An expanded perspective view of cutter 72 is shown in FIG. 5. Cutter 72 is comprised of a molded plastic and exhibits an opening 78 that clips around charging rod 70 to enable travel of cutting head 72 along charging rod 72. An extension 80 includes an opening 82 where rod 76 may be attached. A downwardly extending cutter 84 includes a blunt leading edge 86 which bears against bladder 88 (see FIG. 6) when bladder 88 is inserted through fill opening 22.
After bladder 88 and retainer frame 40 have been inserted into toner cartridge 10 and snap clip 50 and plug 56 are in place, the user withdraws handle 74 causing attached rod 76 to move cutting head 72 to the left. As a result, cutting edge 84 digs into and ruptures bladder 88 thereby enabling escape of toner contained therein. Thereafter, handle 74 can be pushed to the right thereby causing rod 76 to move cutter 72 back to a right most position on charging rod 70.
In FIG. 7, a preformed bladder 100 is shown that is molded to match the inner dimensions of toner bottle 14. A tear strip 102 is bonded to the upper surface of formed bladder 100 and, when pulled to the left, causes a weakened section of the upper surface of bladder 100 to tear away, thereby exposing the bladder's interior. Formed bladder 100 is inserted into toner cartridge 10 by folding it so that it can be slipped through fill opening 22.
To enable tear strip 102 to be "fished" through the foam seal opening at end 20 of toner cartridge 10, a pair of sandwiched spring steel ribbons are passed through end 20 and out through fill opening 22. There, tear strip 102 is sandwiched between the steel ribbons so that when formed bladder 100 is inserted through fill opening 22, the spring steel ribbons can be simultaneously withdrawn, carrying tear strip 102 through the foam seal opening at end 20.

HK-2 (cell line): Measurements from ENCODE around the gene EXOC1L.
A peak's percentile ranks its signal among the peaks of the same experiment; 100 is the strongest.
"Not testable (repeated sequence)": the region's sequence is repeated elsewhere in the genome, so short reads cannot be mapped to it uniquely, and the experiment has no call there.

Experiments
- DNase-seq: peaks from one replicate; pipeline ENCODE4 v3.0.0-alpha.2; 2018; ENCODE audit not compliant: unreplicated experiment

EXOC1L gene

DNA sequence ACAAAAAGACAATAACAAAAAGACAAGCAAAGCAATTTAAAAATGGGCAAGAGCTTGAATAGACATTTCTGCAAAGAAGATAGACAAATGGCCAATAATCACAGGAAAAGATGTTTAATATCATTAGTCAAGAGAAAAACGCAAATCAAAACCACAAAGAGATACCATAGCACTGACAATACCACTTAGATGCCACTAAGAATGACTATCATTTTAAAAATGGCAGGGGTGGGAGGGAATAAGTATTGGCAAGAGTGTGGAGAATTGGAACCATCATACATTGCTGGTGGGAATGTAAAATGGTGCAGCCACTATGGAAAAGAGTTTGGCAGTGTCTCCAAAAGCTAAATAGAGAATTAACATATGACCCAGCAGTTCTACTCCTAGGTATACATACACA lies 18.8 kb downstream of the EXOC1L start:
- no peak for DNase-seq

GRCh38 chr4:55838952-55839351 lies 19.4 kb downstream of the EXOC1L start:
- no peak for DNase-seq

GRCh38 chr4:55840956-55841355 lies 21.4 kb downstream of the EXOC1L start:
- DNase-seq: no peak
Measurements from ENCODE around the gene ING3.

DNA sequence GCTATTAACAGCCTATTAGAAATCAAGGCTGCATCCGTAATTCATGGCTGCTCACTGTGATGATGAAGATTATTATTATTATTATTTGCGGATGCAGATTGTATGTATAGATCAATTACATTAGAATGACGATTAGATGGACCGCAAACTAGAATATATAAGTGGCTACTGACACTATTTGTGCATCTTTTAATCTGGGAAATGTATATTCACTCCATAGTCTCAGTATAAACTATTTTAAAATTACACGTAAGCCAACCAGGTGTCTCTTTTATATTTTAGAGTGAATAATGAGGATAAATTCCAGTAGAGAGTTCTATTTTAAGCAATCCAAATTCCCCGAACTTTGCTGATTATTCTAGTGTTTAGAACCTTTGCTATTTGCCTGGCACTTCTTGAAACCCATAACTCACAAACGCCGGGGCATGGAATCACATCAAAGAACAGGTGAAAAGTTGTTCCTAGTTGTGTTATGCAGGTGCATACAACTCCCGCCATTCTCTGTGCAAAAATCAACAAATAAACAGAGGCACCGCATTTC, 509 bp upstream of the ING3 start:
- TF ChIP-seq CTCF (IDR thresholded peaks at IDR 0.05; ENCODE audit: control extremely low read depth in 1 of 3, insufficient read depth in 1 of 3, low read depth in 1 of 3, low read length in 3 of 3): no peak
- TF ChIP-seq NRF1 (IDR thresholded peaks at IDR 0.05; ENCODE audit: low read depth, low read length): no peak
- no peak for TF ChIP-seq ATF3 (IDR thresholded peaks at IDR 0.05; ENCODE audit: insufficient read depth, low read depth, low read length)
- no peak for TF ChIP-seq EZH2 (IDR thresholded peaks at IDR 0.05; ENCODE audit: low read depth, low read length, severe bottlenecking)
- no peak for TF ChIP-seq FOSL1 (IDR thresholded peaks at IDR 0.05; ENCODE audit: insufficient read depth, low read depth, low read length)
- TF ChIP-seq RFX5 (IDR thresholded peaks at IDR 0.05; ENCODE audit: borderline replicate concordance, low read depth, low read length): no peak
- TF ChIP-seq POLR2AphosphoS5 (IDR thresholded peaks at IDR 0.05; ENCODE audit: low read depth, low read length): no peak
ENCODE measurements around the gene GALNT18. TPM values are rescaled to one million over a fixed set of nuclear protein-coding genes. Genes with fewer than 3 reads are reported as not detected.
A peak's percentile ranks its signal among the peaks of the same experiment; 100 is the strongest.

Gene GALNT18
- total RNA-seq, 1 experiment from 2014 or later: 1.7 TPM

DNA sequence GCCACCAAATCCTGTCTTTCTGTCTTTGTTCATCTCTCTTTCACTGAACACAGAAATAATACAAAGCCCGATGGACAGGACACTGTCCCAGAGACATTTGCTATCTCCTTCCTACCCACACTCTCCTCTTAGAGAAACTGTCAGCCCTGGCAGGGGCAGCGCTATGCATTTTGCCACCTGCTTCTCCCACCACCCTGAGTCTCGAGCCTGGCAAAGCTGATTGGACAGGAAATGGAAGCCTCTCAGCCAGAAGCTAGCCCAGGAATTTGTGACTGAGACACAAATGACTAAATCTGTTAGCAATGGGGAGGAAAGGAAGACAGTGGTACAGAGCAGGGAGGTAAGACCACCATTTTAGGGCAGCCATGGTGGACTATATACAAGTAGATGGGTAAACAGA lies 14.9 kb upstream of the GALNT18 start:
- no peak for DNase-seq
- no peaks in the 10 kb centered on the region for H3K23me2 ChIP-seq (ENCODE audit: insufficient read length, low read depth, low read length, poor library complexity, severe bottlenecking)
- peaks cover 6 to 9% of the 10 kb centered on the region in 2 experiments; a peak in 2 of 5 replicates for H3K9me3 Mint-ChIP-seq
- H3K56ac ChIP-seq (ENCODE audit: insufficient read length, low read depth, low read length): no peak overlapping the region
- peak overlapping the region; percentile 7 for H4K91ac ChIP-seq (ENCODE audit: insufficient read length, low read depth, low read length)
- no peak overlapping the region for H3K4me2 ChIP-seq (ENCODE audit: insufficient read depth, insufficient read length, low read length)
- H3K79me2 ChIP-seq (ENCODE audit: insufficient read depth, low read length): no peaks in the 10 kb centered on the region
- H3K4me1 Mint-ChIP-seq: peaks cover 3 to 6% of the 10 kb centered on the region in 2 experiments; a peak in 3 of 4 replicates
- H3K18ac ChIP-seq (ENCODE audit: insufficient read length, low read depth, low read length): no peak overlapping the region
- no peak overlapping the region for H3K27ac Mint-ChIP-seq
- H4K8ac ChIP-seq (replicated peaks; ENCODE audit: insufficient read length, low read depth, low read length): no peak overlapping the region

In lieu of the aforementioned technique, a wire having a hooked end may be passed through the foam seal opening at end 20 and engaged with hole 104 in tear strip 102. Then, when formed bladder 100 is inserted through fill opening 22, withdrawal of the wire will drag tear strip 102 through the foam seal at end 20.
Once formed bladder 100 is inserted into toner cartridge 10, a vacuum may be applied to cause the bladder to expand into a fully open position within toner cartridge 10. Thereafter, formed bladder 100 is filled with toner and a plug 108 (FIG. 8) having an extended post 110 is inserted into opening 106. Post 110 prevents the collapse of formed bladder 100 as the toner becomes exhausted.
In FIGS. 9-13 a further embodiment of the invention is illustrated which enables a toner bladder to be pre-filled at a toner factory. A cartridge recycler then only needs to handle toner cartridges and sealed toner bladders, avoiding the need to duplicate toner handling facilities.
The toner bladder 120 of FIG. 9 contains a retainer bar 122 (FIG. 10) and is subsequently filled with toner 124 (FIG. 11 ). Filled toner bladder 120 is then inserted into the toner fill hole in a toner cartridge 126. Subsequently, a cap 128 is placed on the toner fill hole, causing a flexure of retainer bar 122 that acts to maintain the shape of bladder 120 as toner is used. Toner bladder 120 may be ruptured by an internal cutter as shown in FIG. 5 or by other means as taught hereinabove.
It should be understood that the foregoing description is only illustrative of the invention. Various alternatives and modifications can be devised by those skilled in the art without departing from the invention. Accordingly, the present invention is intended to embrace all such alternatives, modifications and variances which fall within the scope of the appended claims.
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|U.S. Classification||222/325, 222/DIG.1, 399/262, 222/386.5|
|Cooperative Classification||G03G15/0884, G03G15/0874, G03G15/0894, Y10S222/01, G03G2215/00987, G03G2215/0682|
|European Classification||G03G15/08H3R, G03G15/08R|
|Aug 16, 1993||AS||Assignment|
Owner name: HEWLETT-PACKARD COMPANY, CALIFORNIA
Free format text: ASSIGNMENT OF ASSIGNORS INTEREST;ASSIGNORS:KELLY, GAR P.;RENSTROM, BRIAN J.;CHRISTENSEN, K. TRENT;REEL/FRAME:006667/0258
Effective date: 19930601
|Aug 27, 1998||FPAY||Fee payment|
Year of fee payment: 4
|Jan 16, 2001||AS||Assignment|
|Aug 27, 2002||FPAY||Fee payment|
Year of fee payment: 8
|Sep 17, 2002||REMI||Maintenance fee reminder mailed|
|Aug 28, 2006||FPAY||Fee payment|
Year of fee payment: 12
|Sep 22, 2011||AS||Assignment|
Owner name: HEWLETT-PACKARD DEVELOPMENT COMPANY, L.P., TEXAS
Free format text: ASSIGNMENT OF ASSIGNORS INTEREST;ASSIGNOR:HEWLETT-PACKARD COMPANY;REEL/FRAME:026945/0699
Effective date: 20030131